Graves in 19,000 English churchyards to be mapped online

Graves in 19,000 English churchyards to be mapped online

Graves in 19,000 churchyards in England are to be digitally mapped in a seven-year project that will be a boon to people researching family history.

The Church of England is to launch a free website next year that will eventually list every grave memorial in every churchyard in the country.

The ancient church of St Bega on the shores of Bassenthwaite Lake in Cumbria is the first churchyard to be scanned by surveyors using sophisticated laser equipment.

“This impressive national project will make a huge difference to those researching family history, as well as easing the administrative burden on parishes,” said Andrew Rumsey, the C of E’s lead bishop for church buildings.

“It will improve management of burial grounds, and make information more fully accessible than ever before.

“It will soon be possible to visit almost any Anglican burial ground in the country and see in real time the location of burial plots. For those researching at distance in the UK or overseas, the digital records will place detailed information from churchyards at their fingertips.”

The new free web-based record system is due to launch next spring, with the option to subscribe to additional services.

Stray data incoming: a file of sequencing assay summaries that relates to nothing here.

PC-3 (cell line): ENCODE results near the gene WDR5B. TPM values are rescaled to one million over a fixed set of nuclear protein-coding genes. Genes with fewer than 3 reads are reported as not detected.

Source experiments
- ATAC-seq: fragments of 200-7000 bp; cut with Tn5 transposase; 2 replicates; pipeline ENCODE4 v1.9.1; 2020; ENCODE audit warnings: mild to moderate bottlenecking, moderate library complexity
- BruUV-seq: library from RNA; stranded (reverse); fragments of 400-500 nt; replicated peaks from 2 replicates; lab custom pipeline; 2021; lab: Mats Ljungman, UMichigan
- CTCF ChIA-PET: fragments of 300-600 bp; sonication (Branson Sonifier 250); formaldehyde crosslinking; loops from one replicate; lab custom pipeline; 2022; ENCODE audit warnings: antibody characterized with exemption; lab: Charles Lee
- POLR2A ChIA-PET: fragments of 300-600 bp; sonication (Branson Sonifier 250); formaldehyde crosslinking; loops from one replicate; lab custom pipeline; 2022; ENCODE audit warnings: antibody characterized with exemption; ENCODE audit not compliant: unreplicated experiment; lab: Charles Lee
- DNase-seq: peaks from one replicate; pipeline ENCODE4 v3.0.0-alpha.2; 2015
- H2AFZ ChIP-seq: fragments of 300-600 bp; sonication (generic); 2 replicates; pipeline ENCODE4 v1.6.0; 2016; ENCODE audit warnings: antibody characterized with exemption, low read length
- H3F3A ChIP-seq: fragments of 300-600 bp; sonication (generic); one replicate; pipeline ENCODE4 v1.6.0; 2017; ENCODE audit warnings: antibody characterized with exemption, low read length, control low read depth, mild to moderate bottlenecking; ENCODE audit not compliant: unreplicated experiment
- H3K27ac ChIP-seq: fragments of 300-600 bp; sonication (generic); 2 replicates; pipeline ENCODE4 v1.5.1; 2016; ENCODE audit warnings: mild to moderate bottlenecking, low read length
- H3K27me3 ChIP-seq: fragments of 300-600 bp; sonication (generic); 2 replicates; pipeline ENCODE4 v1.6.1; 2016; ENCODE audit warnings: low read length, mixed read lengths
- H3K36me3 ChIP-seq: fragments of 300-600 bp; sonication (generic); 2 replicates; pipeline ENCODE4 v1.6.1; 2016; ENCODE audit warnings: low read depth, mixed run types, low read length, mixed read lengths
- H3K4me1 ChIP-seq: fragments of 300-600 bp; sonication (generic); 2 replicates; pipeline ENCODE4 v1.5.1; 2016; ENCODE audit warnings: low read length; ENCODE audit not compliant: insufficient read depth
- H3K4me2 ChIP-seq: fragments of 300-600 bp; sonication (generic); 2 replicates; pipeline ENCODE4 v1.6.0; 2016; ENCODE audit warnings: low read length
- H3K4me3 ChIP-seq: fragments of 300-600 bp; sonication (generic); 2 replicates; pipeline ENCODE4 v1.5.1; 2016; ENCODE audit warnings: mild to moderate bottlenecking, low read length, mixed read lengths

Funding for the programme has come from Historic England, the National Lottery Heritage Fund and Caring for God’s Acre, a charity which helps care for burial grounds, and genealogy research websites.

Atlantic Geomatics is conducting the survey using bespoke software. Up to 10 sites a day will be surveyed using backpack-mounted laser scanning equipment, GPS and cameras. Taking tens of thousands measurements every second, the surveyors will then process the data to create accurate maps of each churchyard.

As well as capturing details of burials, the online interactive map will detail biodiversity in churchyards, including ancient trees and plant life, and green technology such as solar panels.

Television programmes such as Who Do You Think You Are? and websites devoted to genealogy have fuelled interest in family history. The Society of Genealogists has 11,000 members, and there are family history groups and clubs in most towns in the UK.

mcegurucom